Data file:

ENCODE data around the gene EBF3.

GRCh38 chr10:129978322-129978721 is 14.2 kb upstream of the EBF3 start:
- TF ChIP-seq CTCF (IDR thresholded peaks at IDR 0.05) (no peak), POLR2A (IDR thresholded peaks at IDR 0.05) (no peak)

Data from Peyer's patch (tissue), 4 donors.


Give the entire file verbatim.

ENCODE data around the gene EBF3.

GRCh38 chr10:129978322-129978721 is 14.2 kb upstream of the EBF3 start:
- TF ChIP-seq CTCF (IDR thresholded peaks at IDR 0.05) (no peak), POLR2A (IDR thresholded peaks at IDR 0.05) (no peak)

Data from Peyer's patch (tissue), 4 donors.